Open swim hours are Monday—Sunday from Noon—6:00pm. Hours are subject to change once Grain Valley Schools return for the new school year in mid-August. The last swim of the year will be on Labor Day from Noon—4:00pm.
Call the community center or visit their website (816-847-6230 or https://bit.ly/3ovc6SE) for more information and to get signed up for swimming lessons, water aerobics, season pool passes, and private pool rentals.
by Bill Graham, Missouri Department of Conservation
The Missouri Department of Conservation (MDC) and the Missouri Prairie Foundation (MPF) will host a native plant sale from 11 a.m. to 1:30 p.m. on Saturday, May 15, at the Anita B. Gorman Discovery Center in Kansas City. Visitors can peruse the plants that vendors bring, but they can also pre-order online or by phone from participating vendors and pick them up at the event.
Native wildflowers and grasses offer lovely blooms, colors, and textures in landscape garden plantings. Many will benefit from some tender care in the days after planting, such as watering and removing weed competition. Kansas City’s up and down weather can stress new plantings. But once established with deep roots systems, natives can often survive weather variances better than non-natives. Using a variety of plants can extend blooms in the garden from spring into autumn.
Another benefit from native plants, shrubs, and trees is that they benefit songbirds, butterflies, and other urban wildlife. Many non-natives do not host insects that are vital food for songbirds during spring nesting season. They also are not host plants for butterfly and moth larvae.
At the May 15 event, visitors can talk with MDC staff, MPF volunteers, and vendors about natives. Knowing what plants work best in soil and sunlight types can make a big difference in growing success. COVID-19 safety protocols such as physical distancing and face masks will be followed.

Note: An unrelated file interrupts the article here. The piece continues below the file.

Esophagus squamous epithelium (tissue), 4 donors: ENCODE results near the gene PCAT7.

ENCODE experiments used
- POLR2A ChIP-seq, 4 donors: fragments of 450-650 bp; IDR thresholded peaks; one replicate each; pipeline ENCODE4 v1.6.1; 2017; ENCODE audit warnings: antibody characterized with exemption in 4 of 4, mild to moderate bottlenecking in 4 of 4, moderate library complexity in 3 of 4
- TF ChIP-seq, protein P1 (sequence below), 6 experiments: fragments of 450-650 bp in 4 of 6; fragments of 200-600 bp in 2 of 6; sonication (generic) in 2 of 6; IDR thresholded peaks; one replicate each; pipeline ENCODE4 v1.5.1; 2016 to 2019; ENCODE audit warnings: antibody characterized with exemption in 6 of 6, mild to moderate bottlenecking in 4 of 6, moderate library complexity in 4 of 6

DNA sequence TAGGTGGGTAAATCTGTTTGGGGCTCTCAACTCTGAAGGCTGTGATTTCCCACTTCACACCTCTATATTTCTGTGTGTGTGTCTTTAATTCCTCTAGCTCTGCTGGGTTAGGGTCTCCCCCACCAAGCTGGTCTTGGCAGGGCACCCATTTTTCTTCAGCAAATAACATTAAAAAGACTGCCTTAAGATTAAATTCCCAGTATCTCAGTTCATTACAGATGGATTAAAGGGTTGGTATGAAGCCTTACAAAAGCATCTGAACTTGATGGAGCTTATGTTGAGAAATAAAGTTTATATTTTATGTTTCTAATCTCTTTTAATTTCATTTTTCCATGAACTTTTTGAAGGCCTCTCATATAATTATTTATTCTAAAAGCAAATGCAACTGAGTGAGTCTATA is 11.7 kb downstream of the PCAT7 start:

The participating vendors and their contact information for preordering:
GALLENA'S GARDEN: View the plant list here and email your order to firstname.lastname@example.org(link sends e-mail) by Thursday, May 13. After ordering, they will send an invoice for the purchase.
OZARK SOUL: Order via email or phone by noon on Friday, May 14: email@example.com(link sends e-mail); 816-809-4062, Please visit https://www.ozarksoul.com/availability.php for a current availability list. In your email or voicemail, please include your phone number and note the date and location. After your order has been placed, Ozark Soul will email you to give you the payment details.
MISSOURI WILDFLOWERS NURSERY: Order by calling 573-496-3492, by email at firstname.lastname@example.org(link sends e-mail), or online here by Wednesday, May 12: https://mowildflowers.net/
ALLENDAN SEED COMPANY: Please email email@example.com(link sends e-mail) to request current prices and available mixes. https://www.allendanseed.com/.
COLONIAL GARDENS: More information coming soon. Visit https://colonialgardenskc.com/.
CITY ROOTS, LLC: Order online by Thursday, May 13: https://www.cityrootsnursery.com/plants-for-sale.
GREEN THUMB GARDENS: Order and pay online by Thursday, May 13: https://store.dtekc.com/.
To learn more about the Missouri Prairie Foundation, visit Home - Missouri Prairie Foundation (moprairie.org). For information about using native plants in landscaping, visit https://short.mdc.mo.gov/Zc8.